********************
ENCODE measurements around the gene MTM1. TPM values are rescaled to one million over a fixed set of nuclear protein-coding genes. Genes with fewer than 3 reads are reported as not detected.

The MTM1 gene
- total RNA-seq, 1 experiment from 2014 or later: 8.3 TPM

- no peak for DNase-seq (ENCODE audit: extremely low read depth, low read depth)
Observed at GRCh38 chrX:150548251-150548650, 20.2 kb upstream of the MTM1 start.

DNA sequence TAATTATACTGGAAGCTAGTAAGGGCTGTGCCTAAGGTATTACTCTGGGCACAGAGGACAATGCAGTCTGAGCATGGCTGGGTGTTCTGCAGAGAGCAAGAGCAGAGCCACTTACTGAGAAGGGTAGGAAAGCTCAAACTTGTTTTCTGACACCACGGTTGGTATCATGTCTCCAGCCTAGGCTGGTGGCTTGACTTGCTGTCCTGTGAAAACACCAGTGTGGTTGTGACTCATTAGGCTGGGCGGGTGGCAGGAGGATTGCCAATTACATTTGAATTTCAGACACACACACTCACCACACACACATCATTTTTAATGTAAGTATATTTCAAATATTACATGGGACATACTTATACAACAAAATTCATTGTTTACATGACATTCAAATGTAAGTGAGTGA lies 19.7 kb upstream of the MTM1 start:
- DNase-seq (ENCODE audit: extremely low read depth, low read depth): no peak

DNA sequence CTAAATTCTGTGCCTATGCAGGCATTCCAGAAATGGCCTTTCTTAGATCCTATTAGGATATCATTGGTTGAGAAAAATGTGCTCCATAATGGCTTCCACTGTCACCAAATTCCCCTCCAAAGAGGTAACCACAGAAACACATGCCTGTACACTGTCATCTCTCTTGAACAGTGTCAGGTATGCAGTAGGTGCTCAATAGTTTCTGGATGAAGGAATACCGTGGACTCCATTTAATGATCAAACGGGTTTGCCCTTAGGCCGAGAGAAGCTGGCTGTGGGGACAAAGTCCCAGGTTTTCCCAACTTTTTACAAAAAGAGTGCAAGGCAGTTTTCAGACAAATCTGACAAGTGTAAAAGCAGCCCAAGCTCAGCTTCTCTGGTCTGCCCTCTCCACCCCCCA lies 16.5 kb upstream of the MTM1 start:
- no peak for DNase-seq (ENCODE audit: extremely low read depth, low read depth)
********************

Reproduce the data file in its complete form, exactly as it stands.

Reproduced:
ENCODE measurements around the gene MTM1. TPM values are rescaled to one million over a fixed set of nuclear protein-coding genes. Genes with fewer than 3 reads are reported as not detected.

The MTM1 gene
- total RNA-seq, 1 experiment from 2014 or later: 8.3 TPM

- no peak for DNase-seq (ENCODE audit: extremely low read depth, low read depth)
Observed at GRCh38 chrX:150548251-150548650, 20.2 kb upstream of the MTM1 start.

DNA sequence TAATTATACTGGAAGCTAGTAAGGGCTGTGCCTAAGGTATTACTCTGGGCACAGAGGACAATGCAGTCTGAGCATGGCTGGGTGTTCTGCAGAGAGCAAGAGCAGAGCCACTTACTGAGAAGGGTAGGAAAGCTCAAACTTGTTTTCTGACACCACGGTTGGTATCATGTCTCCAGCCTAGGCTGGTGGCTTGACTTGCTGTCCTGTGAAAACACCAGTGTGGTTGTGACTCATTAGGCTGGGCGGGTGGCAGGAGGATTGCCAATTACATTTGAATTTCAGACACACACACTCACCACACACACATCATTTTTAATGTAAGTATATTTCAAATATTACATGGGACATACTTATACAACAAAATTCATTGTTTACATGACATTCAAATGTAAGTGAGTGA lies 19.7 kb upstream of the MTM1 start:
- DNase-seq (ENCODE audit: extremely low read depth, low read depth): no peak

DNA sequence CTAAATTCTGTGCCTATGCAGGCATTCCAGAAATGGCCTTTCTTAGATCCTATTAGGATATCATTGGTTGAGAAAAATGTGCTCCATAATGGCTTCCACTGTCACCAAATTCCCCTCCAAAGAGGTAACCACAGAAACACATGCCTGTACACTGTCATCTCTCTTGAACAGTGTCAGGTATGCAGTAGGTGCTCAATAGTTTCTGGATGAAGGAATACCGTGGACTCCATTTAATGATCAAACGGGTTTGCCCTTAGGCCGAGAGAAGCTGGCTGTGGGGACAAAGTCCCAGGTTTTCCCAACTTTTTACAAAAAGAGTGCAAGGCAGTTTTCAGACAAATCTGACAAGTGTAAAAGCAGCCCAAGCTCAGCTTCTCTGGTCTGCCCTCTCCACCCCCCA lies 16.5 kb upstream of the MTM1 start:
- no peak for DNase-seq (ENCODE audit: extremely low read depth, low read depth)